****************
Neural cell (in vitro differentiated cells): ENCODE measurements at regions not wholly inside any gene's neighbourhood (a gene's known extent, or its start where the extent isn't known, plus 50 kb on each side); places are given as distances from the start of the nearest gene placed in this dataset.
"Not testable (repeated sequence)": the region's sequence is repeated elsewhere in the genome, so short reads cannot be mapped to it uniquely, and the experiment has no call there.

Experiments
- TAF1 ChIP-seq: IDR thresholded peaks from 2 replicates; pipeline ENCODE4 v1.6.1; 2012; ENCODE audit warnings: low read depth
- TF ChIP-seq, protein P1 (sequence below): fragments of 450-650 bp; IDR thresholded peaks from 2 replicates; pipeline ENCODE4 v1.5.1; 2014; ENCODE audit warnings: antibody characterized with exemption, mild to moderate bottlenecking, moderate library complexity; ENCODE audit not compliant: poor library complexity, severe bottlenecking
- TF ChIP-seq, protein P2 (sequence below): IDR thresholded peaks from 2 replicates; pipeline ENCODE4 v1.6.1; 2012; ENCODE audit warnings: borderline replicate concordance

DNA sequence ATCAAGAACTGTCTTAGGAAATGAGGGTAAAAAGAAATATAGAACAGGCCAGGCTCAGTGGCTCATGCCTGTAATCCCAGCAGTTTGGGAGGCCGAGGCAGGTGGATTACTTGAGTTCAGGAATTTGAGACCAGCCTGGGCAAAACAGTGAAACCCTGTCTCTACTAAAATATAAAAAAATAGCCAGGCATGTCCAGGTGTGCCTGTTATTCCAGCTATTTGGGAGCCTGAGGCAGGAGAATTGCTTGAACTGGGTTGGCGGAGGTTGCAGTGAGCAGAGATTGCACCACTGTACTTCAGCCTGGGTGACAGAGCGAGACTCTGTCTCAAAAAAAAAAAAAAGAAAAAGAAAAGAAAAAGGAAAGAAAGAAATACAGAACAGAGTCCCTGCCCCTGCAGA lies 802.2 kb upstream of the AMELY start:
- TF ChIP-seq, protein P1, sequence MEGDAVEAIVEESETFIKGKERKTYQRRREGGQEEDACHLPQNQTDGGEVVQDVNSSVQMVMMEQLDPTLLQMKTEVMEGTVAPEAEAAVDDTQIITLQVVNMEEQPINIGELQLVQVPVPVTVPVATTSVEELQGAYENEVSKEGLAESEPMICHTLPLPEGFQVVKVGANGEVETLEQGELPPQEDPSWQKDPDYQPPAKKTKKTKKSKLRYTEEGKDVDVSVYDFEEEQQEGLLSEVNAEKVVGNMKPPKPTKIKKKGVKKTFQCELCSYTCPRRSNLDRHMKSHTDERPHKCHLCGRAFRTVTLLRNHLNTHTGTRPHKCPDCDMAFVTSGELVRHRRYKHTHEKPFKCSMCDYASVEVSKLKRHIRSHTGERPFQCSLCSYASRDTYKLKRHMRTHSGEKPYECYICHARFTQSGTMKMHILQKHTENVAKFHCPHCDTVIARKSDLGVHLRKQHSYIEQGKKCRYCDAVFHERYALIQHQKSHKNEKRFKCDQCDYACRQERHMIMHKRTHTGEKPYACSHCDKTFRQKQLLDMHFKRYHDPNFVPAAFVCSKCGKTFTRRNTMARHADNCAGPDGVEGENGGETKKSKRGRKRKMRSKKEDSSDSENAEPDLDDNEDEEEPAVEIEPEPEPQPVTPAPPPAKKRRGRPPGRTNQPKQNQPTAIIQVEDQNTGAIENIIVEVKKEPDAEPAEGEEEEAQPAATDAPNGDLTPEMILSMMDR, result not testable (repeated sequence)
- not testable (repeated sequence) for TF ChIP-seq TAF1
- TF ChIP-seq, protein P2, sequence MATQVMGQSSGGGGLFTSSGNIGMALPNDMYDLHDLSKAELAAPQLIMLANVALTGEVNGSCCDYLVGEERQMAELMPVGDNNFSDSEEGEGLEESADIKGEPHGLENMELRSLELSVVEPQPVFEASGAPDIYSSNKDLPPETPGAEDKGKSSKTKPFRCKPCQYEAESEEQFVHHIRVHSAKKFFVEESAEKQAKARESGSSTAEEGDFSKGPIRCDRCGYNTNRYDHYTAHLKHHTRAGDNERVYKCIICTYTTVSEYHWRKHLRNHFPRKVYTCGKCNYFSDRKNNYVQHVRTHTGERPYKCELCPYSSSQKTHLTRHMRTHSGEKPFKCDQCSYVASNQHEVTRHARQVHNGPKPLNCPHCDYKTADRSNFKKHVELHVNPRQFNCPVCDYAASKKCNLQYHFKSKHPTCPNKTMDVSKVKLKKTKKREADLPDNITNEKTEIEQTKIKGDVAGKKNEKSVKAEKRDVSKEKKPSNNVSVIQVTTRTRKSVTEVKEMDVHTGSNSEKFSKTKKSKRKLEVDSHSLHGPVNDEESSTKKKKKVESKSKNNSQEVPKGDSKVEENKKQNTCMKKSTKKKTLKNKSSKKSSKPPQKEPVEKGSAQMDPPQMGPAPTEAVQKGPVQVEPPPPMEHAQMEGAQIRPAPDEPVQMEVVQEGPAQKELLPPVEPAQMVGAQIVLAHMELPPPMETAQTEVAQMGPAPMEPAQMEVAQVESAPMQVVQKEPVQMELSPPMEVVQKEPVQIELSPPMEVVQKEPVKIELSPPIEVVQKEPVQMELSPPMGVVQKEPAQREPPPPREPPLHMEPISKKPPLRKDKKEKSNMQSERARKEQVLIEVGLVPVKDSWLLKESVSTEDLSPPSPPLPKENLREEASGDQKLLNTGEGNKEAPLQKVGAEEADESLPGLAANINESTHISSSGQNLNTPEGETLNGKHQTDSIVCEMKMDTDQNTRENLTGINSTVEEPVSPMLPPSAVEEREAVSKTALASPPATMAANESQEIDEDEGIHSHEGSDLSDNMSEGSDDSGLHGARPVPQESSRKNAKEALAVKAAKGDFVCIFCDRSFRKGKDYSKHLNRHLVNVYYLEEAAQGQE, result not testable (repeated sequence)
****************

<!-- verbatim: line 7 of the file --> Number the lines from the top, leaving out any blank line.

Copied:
DNA sequence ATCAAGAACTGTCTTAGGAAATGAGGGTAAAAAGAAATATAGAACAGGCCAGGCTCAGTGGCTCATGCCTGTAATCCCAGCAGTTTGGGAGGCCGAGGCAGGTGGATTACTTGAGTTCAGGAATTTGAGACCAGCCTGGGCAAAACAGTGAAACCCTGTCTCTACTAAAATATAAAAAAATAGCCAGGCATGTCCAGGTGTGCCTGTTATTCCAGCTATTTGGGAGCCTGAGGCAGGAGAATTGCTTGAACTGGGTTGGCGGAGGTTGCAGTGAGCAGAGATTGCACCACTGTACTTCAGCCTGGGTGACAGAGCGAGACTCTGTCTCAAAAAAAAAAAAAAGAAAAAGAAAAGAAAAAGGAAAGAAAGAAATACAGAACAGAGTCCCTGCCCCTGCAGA lies 802.2 kb upstream of the AMELY start: